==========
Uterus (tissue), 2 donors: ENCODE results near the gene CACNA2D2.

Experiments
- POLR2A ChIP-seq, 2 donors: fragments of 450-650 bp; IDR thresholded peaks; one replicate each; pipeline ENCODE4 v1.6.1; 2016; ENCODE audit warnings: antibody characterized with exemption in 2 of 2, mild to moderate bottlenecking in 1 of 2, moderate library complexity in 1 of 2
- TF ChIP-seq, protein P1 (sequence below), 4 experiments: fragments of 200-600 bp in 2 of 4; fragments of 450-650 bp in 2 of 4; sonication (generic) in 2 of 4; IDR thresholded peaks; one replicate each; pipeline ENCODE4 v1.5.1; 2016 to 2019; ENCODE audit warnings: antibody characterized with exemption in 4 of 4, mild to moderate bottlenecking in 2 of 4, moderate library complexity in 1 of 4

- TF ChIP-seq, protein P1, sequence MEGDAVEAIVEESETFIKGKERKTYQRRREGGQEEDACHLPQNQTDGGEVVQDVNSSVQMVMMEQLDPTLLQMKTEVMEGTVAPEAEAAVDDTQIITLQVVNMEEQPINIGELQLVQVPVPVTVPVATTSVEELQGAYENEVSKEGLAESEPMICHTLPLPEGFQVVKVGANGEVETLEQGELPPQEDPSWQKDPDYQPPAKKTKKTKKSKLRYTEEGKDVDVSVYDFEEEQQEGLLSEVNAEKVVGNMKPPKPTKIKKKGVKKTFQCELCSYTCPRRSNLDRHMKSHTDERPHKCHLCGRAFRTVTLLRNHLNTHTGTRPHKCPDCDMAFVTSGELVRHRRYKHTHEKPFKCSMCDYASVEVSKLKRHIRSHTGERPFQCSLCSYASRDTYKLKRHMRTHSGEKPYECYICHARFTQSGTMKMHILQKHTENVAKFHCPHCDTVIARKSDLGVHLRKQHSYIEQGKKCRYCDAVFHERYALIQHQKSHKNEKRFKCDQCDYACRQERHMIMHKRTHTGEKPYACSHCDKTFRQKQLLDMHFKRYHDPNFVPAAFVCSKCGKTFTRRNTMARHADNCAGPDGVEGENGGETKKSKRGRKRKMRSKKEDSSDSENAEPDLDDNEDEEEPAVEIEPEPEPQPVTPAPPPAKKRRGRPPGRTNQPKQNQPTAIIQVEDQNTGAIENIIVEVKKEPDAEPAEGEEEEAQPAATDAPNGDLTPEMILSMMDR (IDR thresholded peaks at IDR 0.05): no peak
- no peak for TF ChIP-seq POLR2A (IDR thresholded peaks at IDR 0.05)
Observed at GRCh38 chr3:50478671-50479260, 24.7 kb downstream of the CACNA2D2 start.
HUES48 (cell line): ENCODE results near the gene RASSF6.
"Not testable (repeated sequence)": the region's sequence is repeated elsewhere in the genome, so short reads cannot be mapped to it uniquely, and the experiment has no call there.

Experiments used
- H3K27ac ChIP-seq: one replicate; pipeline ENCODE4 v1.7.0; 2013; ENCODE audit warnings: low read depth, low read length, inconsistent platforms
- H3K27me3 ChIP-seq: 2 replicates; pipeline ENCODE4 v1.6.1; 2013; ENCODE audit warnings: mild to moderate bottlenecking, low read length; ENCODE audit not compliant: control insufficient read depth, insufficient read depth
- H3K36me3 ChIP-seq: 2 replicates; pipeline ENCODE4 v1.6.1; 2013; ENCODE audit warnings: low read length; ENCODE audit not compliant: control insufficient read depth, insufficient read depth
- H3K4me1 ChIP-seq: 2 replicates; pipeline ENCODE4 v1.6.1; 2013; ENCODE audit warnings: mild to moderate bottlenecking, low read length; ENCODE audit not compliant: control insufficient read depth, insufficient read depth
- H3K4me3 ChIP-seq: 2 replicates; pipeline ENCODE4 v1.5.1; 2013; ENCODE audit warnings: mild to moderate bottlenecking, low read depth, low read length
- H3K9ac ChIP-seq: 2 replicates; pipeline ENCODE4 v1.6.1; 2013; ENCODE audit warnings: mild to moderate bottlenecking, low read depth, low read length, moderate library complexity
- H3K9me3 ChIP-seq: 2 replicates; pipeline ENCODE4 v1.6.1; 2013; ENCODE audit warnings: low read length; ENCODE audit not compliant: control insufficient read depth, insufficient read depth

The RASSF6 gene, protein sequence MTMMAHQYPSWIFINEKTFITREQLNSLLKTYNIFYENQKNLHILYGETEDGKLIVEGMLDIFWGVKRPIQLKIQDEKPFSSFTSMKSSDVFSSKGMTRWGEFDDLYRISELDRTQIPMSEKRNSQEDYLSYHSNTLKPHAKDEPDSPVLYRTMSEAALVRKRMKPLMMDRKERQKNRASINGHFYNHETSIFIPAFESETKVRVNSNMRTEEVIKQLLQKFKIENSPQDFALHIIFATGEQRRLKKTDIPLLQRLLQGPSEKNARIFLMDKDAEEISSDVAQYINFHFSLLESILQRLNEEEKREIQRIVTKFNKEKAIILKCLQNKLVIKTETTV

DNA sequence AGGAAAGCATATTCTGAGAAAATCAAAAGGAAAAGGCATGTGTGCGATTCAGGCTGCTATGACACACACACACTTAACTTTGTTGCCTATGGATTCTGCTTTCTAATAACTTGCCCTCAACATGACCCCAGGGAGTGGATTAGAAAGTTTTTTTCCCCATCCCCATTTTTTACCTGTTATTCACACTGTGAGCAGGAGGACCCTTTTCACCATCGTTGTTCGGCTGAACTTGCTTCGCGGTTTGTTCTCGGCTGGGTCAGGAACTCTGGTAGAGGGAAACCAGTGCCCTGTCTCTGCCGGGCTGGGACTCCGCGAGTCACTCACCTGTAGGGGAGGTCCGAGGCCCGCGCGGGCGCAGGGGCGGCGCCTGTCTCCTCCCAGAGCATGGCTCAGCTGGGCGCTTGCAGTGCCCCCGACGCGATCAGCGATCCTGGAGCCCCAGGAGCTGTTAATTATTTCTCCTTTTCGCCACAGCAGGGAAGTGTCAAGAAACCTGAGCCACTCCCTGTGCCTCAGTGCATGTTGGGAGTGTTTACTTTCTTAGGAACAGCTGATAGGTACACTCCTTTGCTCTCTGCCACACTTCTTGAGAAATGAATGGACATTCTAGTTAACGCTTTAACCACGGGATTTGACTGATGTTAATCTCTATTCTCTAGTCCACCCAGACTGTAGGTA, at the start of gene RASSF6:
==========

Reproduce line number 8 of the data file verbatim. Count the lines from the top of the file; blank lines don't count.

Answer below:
HUES48 (cell line): ENCODE results near the gene RASSF6.